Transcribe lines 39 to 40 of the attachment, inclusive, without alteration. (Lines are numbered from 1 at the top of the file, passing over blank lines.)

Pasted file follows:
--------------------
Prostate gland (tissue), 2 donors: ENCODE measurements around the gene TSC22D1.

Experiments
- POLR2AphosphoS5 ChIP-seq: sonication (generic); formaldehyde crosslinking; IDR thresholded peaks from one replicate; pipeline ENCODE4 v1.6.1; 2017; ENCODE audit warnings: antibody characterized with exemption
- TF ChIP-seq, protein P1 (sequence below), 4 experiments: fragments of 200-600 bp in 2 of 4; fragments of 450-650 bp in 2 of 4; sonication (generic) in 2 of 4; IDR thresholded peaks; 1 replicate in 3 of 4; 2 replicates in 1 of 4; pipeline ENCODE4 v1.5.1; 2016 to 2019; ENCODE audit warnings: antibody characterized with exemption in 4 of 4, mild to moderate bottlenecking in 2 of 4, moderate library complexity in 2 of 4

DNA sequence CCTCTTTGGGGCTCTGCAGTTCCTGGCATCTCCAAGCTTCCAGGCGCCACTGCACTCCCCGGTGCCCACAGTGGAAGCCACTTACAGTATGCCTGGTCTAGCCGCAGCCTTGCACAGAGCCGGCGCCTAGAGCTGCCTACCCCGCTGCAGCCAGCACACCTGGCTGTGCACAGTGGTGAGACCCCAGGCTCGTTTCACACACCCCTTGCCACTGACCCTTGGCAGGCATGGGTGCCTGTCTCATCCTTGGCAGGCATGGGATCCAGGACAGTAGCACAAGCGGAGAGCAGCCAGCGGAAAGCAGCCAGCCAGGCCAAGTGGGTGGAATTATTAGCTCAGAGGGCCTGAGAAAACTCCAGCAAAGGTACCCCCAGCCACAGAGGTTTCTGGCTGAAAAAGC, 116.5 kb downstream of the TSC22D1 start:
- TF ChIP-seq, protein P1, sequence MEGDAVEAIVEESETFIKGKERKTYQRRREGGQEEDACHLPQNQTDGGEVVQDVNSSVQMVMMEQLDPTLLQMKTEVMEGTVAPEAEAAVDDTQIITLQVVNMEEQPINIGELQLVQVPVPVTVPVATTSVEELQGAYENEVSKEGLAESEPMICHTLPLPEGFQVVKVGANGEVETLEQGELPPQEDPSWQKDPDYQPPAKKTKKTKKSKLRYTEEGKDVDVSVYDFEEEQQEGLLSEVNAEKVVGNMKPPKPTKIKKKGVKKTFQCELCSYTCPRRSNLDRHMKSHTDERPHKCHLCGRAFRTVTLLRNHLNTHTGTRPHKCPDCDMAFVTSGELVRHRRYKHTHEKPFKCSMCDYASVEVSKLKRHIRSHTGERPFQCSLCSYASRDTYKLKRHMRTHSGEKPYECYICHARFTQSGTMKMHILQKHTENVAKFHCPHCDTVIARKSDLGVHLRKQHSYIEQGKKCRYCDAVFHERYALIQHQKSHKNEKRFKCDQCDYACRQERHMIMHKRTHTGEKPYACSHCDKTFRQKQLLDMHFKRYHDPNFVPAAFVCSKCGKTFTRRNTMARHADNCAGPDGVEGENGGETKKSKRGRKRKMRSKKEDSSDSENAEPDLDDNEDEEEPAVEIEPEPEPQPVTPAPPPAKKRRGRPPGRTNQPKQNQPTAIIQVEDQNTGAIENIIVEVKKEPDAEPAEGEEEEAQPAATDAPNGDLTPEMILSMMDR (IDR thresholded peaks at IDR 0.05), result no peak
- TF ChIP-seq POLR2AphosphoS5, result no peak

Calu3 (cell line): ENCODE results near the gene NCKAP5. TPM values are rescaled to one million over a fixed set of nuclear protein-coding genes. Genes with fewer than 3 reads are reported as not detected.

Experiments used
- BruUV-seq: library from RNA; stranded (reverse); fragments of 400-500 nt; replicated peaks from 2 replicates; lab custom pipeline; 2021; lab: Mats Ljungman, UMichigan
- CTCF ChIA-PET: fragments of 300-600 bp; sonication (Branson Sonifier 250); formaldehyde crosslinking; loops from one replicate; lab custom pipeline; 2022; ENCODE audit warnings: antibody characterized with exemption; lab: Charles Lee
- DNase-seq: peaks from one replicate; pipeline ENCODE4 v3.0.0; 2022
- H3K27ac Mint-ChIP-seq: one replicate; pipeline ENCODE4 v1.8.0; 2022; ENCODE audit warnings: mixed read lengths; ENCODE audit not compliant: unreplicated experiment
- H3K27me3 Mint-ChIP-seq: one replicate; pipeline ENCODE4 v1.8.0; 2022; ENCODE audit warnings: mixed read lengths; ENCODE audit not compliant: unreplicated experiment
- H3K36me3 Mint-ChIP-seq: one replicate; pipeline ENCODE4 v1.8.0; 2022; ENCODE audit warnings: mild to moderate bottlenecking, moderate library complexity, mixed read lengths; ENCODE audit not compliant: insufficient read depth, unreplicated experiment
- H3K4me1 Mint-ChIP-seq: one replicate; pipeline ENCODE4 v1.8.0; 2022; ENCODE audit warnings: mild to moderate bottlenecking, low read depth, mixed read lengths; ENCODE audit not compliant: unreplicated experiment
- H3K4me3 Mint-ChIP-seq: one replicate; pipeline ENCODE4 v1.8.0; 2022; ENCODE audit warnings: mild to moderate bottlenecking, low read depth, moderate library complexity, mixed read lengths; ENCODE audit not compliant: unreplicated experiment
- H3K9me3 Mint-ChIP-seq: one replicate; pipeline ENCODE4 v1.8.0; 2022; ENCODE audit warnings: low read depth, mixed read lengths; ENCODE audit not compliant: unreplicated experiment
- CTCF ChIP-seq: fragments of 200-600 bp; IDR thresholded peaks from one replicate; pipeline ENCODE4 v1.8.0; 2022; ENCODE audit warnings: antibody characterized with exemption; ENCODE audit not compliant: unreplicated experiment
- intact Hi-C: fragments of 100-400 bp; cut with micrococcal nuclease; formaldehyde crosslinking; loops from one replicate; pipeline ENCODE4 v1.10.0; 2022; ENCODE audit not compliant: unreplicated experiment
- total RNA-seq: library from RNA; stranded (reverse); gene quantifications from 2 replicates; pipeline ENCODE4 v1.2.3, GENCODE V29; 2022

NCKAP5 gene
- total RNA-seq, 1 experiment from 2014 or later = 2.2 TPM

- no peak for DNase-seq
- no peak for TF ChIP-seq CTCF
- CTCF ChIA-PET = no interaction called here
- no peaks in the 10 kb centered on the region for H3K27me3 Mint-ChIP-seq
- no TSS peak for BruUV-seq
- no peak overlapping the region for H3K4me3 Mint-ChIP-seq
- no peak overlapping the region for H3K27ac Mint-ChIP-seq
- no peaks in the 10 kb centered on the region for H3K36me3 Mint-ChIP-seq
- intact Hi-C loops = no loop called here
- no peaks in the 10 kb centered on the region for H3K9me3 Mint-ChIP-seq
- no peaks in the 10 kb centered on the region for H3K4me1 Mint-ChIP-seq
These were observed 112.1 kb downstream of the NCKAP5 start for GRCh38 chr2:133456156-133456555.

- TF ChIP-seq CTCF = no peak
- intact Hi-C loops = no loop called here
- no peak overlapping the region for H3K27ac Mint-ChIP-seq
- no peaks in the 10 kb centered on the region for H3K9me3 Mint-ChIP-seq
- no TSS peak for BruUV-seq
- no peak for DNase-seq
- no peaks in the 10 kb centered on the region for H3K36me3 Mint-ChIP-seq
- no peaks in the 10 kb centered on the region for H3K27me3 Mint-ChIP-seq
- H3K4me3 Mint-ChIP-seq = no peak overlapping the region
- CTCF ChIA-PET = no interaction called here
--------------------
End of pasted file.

- no peaks in the 10 kb centered on the region for H3K9me3 Mint-ChIP-seq
- no TSS peak for BruUV-seq